Dr. Georgieva agrees to these cons. She also adds the following as some of the other cons from a peer reviewer’s perspective:

“1) Peer reviewing is time-consuming, the efforts are enormous and take a week of our time to read, understand, check and thus to amply review a manuscript (especially in the field of life sciences).

2) Peer reviewing is free of charge. This is quite inconsistent with the time we as reviewers work to write a quality review that not only filters the papers for the journal but also gives valuable suggestions to the scholars to improve their work.

In any case, the system for peer-review is indispensable to academic publishing and with joint efforts we have to try to improve it regularly.”

Dr. Milena Georgieva

Associate Professor in Molecular Biology, Institute of Molecular Biology, Bulgarian Academy of Sciences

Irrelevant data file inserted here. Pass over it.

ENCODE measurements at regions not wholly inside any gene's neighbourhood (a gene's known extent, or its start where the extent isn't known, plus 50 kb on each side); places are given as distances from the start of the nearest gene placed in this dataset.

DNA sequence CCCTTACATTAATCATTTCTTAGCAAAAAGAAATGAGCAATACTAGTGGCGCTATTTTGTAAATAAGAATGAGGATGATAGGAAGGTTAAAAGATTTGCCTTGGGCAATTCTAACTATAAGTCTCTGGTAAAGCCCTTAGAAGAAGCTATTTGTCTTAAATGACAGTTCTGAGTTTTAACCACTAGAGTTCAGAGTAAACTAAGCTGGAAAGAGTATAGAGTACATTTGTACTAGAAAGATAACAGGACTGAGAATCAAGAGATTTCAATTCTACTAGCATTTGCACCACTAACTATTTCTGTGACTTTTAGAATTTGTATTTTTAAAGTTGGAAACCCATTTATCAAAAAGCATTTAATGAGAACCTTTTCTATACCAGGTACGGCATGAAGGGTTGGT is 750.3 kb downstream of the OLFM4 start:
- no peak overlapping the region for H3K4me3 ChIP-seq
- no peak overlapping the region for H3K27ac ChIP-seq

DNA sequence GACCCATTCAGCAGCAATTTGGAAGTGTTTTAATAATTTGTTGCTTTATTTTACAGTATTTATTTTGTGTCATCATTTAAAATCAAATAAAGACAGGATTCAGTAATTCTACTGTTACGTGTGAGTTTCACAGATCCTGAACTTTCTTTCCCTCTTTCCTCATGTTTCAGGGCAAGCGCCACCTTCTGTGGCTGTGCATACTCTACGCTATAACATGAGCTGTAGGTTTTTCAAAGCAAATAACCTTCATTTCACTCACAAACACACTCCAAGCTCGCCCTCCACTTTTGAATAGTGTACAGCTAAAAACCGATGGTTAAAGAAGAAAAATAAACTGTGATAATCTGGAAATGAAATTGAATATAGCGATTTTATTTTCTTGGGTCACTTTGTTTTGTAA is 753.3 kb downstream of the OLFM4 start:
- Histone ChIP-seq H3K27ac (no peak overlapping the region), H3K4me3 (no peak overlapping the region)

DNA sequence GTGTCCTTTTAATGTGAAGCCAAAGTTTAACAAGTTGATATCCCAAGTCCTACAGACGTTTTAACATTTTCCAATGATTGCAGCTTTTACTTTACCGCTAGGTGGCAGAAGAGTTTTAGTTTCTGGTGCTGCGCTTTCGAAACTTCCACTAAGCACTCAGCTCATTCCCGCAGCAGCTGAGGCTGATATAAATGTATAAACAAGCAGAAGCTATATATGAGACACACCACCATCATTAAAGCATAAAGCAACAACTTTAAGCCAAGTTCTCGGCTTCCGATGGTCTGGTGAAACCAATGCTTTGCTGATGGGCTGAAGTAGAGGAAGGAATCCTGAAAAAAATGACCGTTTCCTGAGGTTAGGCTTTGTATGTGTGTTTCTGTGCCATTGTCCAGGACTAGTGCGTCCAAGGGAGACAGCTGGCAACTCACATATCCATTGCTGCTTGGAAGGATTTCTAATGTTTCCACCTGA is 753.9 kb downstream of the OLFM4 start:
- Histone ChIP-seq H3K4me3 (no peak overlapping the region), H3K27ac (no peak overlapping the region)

How to Re-Build the Trust?

“Peer review, if done diligently, offers the reassurance that a scientific project or article has been subjected to one of more careful, independent assessments by subject experts. It doesn’t mean that the resulting output is flawless, but it should at least have passed detailed scientific scrutiny and offer a modicum of confidence that the methods used and the implications proposed follow robust scientific practice. Peer review does not provide the ultimate validation of a piece of scientific work, but its aim is to help authors improve their methods, results and presentation beyond any reasonable doubt. Peer-reviewed outputs can still be challenged; the peer reviewers may have missed subtle issues or new insights could overturn these results. While no single method of validating scientific work is completely foolproof, peer review provides at least an attempt at holding authors to account. In this context, the subset of so-called ‘predatory’ journals do a disservice to the scientific enterprise, since they do not contribute to robust improvements and validation of novel scientific results.”